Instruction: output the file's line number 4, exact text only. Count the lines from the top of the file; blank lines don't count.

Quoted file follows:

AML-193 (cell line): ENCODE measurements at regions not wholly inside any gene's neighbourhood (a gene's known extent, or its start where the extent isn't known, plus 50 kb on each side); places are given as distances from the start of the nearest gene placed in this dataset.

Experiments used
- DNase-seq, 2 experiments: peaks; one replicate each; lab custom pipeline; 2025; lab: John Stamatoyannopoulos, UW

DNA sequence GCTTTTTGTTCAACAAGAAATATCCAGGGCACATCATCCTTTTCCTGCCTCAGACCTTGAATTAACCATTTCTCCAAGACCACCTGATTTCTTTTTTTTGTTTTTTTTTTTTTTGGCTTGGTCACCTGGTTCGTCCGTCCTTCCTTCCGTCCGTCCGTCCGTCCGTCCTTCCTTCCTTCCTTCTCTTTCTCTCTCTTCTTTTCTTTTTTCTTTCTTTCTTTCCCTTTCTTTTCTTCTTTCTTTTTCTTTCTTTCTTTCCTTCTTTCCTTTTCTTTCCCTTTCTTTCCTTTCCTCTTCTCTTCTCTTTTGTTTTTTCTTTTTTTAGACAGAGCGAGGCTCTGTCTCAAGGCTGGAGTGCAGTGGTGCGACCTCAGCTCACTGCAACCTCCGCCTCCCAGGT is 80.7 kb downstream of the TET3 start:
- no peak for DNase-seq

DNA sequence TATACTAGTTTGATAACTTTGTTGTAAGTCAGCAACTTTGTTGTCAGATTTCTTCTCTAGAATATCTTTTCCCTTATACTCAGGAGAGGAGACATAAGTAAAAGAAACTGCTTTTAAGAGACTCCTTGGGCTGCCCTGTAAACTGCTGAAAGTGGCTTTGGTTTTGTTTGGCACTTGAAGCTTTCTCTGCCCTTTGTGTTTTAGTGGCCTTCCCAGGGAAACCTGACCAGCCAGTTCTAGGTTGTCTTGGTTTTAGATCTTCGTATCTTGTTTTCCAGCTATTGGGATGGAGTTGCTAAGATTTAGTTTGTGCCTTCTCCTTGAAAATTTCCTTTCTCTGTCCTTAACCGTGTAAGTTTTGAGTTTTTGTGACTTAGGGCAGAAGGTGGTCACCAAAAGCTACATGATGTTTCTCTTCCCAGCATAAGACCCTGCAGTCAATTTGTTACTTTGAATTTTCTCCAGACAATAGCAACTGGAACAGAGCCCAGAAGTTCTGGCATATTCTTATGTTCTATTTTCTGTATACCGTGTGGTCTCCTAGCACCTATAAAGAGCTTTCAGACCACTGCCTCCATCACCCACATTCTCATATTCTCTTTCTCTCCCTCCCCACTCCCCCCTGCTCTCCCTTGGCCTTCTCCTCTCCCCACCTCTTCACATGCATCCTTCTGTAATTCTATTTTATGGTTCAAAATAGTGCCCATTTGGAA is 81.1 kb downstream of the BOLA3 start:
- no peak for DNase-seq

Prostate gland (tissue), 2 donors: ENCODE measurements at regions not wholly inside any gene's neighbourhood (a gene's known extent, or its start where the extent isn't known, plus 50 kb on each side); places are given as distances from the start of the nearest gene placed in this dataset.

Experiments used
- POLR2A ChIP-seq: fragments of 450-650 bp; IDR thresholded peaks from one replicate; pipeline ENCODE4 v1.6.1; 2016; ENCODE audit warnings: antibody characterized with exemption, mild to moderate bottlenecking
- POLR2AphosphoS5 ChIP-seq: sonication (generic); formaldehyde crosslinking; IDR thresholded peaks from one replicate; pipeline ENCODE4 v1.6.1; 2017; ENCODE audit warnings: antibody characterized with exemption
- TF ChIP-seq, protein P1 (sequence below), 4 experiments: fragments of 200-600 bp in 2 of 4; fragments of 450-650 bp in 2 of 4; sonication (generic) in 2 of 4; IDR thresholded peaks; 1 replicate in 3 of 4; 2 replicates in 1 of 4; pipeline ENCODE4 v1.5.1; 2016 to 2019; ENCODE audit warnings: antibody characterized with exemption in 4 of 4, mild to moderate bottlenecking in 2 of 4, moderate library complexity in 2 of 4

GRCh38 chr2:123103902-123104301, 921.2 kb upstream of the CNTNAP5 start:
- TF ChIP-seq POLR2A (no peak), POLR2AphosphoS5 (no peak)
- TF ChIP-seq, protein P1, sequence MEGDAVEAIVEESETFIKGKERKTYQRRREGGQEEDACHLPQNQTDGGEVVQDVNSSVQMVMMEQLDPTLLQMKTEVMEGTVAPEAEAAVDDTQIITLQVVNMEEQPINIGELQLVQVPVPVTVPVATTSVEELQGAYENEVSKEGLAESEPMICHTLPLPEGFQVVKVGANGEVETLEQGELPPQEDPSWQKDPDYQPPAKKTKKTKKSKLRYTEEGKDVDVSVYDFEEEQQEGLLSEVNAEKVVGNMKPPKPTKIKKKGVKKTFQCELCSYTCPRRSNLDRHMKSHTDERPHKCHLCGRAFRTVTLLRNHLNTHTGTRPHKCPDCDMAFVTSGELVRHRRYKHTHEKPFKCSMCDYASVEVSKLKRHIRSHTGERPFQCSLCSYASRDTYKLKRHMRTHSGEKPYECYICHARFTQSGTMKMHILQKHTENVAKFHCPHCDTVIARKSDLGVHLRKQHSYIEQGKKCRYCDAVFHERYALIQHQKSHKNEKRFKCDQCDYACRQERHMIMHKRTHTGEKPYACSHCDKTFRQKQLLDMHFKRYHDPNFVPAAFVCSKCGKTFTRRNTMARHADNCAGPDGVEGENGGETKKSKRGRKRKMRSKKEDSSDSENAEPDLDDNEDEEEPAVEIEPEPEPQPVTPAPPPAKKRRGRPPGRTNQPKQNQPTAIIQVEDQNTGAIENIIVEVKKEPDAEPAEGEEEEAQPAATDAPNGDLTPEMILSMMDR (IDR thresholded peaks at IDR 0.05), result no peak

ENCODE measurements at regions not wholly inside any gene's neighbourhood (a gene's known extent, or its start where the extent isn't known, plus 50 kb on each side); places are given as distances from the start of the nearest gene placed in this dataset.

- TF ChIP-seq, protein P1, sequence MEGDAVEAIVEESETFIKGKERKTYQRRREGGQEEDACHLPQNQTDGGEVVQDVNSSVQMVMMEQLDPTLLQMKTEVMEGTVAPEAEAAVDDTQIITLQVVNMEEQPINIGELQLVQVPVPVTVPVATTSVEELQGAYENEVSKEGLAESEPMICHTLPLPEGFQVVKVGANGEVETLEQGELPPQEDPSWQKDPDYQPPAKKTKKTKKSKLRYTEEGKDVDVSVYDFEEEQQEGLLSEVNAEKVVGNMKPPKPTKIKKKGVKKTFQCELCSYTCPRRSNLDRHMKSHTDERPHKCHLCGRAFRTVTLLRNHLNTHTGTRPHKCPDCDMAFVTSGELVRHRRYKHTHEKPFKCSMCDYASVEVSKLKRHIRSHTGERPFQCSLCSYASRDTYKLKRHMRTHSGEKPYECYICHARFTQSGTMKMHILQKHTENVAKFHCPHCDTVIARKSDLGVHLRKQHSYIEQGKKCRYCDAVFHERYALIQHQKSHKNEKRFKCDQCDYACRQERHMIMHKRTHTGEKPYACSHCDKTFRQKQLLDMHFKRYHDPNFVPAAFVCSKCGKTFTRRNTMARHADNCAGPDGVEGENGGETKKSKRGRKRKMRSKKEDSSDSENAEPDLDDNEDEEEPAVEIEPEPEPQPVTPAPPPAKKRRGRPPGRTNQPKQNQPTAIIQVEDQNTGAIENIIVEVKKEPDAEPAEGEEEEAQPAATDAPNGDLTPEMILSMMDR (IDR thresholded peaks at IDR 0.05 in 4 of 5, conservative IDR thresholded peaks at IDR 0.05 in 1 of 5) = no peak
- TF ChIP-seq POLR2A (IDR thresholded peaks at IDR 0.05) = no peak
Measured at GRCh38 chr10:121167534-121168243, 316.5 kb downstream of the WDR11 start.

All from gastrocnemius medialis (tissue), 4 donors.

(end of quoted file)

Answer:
DNA sequence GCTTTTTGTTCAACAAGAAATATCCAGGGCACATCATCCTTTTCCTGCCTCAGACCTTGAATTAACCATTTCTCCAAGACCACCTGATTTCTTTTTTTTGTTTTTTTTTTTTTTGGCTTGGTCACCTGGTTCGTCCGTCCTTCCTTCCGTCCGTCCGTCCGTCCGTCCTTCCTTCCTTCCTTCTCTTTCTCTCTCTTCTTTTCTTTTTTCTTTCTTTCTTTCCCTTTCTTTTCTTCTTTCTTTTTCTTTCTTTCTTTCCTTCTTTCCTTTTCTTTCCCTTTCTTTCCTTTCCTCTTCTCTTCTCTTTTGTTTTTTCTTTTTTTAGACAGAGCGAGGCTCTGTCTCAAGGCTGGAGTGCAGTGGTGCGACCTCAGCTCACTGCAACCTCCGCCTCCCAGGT is 80.7 kb downstream of the TET3 start: